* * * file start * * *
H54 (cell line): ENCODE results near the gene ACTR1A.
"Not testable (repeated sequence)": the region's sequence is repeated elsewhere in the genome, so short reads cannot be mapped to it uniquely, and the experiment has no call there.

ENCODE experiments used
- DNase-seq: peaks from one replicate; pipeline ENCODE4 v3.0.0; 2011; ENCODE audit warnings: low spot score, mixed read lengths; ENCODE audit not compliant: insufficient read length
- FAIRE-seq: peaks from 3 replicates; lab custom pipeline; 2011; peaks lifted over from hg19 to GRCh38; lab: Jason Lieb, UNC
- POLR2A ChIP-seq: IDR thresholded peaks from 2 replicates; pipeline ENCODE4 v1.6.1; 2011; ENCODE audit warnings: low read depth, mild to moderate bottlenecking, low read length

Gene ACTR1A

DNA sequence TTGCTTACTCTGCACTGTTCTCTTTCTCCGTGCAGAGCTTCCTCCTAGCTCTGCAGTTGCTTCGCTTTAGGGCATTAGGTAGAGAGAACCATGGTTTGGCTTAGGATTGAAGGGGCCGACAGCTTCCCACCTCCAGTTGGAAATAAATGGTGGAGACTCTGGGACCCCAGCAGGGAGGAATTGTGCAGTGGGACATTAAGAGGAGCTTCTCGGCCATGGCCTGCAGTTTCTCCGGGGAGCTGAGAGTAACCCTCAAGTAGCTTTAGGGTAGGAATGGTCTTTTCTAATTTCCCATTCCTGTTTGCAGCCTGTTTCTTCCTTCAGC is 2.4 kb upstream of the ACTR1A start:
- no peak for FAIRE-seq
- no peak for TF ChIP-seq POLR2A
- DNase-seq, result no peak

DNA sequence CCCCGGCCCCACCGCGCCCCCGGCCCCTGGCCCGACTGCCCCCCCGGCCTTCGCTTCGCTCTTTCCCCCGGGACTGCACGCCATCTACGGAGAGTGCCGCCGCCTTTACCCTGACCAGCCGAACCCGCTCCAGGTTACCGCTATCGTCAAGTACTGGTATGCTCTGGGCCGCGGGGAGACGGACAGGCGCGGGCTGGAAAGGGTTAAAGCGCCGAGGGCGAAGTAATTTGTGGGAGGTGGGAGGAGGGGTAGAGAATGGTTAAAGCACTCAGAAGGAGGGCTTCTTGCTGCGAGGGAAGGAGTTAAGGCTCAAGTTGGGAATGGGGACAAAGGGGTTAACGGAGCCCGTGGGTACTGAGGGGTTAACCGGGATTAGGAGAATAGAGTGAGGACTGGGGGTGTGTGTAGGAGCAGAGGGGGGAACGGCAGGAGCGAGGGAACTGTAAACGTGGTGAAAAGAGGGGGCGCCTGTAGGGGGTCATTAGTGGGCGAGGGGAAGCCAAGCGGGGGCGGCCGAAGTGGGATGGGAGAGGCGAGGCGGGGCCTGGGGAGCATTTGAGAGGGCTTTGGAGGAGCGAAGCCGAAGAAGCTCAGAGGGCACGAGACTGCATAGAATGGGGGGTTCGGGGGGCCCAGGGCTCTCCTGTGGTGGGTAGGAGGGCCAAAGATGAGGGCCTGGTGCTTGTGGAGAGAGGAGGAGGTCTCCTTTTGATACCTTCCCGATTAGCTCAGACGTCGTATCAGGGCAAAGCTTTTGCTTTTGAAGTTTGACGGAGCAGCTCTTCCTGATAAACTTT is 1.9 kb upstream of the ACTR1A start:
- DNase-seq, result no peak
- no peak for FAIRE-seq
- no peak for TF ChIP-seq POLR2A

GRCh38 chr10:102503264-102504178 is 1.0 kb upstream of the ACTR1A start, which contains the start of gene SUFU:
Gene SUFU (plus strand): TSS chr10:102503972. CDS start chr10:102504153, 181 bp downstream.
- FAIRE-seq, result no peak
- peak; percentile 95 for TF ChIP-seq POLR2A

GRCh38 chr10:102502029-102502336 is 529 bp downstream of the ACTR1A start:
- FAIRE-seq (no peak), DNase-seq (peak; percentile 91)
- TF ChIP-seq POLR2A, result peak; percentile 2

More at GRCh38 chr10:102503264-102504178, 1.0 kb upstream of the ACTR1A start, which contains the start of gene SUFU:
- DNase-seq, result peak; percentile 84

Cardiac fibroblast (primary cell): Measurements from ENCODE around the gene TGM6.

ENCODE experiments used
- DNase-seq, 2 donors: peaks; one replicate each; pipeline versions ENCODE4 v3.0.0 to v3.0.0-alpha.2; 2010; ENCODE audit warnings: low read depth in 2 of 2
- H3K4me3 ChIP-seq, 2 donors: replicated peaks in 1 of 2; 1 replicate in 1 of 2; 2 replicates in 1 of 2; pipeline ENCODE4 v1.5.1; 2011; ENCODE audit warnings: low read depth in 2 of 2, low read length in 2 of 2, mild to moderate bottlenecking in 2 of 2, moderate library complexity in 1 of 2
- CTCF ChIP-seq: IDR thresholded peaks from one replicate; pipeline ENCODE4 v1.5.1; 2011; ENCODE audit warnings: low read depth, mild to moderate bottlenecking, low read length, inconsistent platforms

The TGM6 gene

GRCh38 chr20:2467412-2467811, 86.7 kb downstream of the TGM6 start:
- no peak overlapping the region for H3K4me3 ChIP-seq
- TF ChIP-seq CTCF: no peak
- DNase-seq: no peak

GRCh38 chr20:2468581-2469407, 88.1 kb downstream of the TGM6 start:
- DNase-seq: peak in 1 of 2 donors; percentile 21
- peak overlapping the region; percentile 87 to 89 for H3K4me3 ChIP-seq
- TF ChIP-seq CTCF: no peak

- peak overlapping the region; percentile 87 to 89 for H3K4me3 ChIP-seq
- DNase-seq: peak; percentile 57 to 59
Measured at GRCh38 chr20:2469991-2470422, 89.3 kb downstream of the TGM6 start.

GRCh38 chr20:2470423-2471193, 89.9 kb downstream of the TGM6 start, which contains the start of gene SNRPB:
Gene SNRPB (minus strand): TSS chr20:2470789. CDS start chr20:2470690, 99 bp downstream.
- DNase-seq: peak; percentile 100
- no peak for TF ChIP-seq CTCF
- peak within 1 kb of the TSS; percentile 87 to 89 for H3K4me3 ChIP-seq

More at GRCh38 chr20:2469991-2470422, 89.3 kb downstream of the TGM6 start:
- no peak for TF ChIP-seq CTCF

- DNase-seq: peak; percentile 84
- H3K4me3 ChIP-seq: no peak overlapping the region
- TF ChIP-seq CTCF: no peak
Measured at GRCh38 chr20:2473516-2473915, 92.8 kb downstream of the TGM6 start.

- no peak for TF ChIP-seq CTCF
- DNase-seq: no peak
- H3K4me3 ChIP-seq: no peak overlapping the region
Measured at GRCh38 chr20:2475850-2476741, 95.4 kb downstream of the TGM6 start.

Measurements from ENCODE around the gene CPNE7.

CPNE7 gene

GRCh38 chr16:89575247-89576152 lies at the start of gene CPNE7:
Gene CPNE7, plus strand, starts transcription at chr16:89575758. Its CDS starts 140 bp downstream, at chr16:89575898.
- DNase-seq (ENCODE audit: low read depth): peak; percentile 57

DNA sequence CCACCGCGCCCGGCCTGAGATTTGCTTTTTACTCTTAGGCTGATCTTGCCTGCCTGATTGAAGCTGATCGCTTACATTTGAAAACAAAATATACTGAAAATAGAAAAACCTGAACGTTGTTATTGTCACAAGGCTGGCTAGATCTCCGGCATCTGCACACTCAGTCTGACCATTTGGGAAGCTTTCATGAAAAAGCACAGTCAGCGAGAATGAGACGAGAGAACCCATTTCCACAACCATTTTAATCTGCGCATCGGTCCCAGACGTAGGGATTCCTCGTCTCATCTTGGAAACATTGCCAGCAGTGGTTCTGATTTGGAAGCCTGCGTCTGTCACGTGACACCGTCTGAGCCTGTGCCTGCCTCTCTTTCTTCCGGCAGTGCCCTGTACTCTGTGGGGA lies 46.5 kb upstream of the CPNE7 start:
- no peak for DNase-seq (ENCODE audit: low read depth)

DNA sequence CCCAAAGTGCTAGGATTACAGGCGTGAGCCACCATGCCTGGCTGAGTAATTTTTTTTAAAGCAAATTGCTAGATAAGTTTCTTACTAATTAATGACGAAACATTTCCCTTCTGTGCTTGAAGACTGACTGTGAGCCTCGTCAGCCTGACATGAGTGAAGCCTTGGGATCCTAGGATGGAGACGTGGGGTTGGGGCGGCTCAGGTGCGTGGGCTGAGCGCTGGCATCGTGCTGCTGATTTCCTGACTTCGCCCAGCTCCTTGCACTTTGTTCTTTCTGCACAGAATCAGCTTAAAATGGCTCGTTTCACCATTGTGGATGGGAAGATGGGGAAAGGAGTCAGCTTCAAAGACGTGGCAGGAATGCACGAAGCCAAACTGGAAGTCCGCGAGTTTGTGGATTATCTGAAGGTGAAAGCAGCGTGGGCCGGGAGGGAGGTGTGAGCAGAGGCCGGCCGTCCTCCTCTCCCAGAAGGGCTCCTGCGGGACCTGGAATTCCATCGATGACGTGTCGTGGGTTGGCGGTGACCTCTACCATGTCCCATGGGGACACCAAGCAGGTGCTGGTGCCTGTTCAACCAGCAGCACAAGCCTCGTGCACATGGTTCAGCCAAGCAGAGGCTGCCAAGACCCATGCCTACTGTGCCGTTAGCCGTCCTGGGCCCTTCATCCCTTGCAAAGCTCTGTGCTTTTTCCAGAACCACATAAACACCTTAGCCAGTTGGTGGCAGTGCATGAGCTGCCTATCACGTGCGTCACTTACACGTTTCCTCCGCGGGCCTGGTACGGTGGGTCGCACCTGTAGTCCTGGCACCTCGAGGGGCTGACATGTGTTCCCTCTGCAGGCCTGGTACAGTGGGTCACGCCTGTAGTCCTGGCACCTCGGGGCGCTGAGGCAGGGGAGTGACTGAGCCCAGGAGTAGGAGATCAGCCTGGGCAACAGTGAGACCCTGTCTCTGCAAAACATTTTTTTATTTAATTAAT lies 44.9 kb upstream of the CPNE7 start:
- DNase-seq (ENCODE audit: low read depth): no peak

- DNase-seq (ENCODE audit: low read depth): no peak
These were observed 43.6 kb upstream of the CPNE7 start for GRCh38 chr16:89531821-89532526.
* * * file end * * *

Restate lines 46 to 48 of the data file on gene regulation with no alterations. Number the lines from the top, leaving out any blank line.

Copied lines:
- peak within 1 kb of the TSS; percentile 87 to 89 for H3K4me3 ChIP-seq

More at GRCh38 chr20:2469991-2470422, 89.3 kb downstream of the TGM6 start:
- no peak for TF ChIP-seq CTCF